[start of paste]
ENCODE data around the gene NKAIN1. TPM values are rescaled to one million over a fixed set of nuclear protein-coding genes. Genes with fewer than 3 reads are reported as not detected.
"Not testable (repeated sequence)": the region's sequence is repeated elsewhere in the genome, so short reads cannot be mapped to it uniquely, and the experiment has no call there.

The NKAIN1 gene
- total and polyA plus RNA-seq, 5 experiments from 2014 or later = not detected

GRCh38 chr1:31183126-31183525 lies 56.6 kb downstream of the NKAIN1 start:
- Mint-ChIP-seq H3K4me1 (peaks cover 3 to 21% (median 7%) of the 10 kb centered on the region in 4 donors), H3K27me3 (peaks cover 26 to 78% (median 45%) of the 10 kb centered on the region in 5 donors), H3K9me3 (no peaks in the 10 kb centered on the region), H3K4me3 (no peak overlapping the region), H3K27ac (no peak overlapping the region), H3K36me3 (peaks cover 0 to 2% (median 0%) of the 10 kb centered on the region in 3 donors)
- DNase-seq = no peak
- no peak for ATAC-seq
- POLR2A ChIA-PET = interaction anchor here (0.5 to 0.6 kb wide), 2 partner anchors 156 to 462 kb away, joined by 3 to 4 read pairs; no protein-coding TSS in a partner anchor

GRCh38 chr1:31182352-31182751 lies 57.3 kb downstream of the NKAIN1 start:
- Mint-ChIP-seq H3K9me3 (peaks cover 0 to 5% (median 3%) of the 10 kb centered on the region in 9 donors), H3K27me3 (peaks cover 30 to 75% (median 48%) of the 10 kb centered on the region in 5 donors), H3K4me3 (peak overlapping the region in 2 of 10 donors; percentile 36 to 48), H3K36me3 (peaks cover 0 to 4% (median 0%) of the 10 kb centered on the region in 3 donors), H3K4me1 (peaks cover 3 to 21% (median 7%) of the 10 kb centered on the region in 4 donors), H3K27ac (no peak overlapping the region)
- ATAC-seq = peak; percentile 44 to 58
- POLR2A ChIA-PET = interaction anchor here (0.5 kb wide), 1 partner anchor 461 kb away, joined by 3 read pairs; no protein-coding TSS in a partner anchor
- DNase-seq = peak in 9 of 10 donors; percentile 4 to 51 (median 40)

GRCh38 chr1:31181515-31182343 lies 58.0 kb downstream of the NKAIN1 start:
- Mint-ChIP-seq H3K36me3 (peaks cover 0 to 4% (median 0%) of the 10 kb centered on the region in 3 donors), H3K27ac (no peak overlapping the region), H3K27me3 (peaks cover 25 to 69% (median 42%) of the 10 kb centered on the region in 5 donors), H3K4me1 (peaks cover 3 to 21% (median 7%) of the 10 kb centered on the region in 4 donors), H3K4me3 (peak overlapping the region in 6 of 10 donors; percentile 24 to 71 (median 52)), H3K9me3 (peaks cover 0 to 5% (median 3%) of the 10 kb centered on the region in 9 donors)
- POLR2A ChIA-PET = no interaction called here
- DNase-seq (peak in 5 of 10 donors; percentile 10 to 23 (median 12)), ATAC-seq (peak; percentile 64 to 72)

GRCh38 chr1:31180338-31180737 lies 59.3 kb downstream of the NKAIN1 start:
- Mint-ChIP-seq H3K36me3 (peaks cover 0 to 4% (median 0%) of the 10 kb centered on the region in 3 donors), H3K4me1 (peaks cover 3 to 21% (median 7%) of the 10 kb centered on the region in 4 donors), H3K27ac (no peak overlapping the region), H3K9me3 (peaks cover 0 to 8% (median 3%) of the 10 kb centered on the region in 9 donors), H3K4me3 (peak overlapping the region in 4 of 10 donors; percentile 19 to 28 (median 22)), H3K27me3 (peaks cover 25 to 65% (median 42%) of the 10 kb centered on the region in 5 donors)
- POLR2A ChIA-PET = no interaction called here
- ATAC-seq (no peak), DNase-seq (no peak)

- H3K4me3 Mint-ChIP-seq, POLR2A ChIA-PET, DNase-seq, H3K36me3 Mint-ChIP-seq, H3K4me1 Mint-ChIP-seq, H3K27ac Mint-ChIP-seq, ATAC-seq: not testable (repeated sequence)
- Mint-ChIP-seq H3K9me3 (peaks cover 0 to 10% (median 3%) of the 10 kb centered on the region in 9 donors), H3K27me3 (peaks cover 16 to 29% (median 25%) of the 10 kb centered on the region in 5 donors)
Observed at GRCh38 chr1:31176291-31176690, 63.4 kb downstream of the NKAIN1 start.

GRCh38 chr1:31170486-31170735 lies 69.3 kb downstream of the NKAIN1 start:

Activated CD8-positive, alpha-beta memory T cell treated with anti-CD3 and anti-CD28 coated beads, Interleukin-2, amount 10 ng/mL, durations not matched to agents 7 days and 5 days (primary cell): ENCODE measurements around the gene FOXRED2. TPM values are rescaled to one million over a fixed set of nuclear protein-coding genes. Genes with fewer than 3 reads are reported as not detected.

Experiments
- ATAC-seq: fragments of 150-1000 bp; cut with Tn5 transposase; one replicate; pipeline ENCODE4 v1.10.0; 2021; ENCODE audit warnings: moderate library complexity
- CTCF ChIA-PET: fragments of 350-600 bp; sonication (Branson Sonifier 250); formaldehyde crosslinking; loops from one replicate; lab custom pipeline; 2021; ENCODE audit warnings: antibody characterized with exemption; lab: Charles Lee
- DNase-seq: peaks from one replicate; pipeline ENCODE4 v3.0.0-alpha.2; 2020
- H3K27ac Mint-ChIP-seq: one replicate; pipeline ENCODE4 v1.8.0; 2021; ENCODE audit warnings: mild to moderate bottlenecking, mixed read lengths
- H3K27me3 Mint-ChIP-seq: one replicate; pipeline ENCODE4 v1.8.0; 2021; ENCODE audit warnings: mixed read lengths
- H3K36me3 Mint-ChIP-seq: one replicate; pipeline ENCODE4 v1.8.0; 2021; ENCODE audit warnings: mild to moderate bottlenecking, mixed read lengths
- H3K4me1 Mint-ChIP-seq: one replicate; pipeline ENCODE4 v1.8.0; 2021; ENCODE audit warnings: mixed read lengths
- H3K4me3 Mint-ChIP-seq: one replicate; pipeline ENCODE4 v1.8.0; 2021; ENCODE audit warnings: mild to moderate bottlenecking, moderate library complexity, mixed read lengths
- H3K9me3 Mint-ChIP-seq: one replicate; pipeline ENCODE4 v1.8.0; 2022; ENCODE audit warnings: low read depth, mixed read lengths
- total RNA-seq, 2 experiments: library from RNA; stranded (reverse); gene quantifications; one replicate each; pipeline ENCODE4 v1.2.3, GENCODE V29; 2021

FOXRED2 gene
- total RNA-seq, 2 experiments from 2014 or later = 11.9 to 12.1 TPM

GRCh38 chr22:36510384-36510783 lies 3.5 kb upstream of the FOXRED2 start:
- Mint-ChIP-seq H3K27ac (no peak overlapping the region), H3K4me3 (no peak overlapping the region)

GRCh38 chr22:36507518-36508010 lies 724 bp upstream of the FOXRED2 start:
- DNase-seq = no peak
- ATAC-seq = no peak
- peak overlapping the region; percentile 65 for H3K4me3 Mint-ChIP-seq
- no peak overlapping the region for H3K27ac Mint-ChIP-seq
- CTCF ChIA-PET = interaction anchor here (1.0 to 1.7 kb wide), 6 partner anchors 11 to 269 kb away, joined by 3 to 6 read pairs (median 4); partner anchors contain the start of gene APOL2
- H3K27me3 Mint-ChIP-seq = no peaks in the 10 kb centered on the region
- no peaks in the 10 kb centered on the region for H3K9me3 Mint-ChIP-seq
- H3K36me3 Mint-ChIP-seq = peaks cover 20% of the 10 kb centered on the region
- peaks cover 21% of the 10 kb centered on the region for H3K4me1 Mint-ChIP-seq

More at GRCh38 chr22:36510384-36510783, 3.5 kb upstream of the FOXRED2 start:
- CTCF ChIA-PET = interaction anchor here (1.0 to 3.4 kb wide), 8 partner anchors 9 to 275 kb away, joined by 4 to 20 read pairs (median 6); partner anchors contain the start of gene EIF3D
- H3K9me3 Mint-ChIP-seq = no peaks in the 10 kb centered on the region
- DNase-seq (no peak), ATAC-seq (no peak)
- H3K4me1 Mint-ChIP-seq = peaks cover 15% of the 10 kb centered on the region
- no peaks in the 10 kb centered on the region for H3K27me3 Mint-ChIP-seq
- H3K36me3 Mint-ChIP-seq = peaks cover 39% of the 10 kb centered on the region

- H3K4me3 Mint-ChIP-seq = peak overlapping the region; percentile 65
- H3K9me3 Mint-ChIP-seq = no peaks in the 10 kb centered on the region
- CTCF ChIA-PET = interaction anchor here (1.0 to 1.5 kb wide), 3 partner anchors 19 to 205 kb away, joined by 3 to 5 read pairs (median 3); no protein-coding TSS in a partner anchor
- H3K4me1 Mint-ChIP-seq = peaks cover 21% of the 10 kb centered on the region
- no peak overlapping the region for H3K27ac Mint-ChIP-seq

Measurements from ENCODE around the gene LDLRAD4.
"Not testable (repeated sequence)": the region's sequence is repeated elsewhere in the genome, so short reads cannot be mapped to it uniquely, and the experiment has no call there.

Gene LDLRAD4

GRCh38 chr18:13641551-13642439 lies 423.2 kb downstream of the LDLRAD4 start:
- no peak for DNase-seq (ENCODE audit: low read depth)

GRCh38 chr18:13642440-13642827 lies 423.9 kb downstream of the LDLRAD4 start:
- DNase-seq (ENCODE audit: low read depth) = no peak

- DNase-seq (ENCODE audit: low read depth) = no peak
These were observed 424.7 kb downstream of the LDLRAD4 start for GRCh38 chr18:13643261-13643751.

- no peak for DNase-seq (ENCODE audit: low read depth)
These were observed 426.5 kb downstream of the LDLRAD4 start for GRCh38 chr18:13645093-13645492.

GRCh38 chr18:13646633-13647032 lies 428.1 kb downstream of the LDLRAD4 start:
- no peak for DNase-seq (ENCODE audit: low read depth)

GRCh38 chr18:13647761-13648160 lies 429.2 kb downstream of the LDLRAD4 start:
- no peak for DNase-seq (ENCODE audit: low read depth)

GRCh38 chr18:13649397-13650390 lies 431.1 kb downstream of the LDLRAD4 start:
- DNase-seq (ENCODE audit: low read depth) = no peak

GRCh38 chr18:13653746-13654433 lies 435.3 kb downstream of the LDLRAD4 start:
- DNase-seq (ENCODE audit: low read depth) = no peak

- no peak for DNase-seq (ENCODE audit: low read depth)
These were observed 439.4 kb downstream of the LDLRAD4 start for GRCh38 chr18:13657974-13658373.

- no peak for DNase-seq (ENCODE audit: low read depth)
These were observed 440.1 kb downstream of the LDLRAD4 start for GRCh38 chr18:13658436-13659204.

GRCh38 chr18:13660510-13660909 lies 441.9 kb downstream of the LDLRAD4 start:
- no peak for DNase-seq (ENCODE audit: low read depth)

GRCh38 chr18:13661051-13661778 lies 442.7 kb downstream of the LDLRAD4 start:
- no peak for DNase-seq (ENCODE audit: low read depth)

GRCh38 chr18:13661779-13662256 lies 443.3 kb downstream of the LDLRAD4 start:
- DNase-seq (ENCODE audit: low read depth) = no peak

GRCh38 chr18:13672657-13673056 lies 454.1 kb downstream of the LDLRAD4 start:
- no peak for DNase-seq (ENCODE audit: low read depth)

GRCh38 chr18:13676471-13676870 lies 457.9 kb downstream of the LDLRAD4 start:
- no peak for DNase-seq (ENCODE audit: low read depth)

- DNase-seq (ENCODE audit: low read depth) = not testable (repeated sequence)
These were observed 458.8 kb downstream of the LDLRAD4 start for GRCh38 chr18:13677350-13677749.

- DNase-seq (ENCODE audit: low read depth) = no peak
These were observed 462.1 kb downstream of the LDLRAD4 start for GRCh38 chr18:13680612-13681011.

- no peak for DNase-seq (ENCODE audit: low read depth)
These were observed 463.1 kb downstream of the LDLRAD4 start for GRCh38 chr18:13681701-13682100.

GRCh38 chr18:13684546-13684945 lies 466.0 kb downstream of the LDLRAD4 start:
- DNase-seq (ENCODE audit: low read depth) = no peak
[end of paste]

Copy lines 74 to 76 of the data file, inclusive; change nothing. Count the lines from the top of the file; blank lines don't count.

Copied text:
- no peak for DNase-seq (ENCODE audit: low read depth)
These were observed 426.5 kb downstream of the LDLRAD4 start for GRCh38 chr18:13645093-13645492.

GRCh38 chr18:13646633-13647032 lies 428.1 kb downstream of the LDLRAD4 start: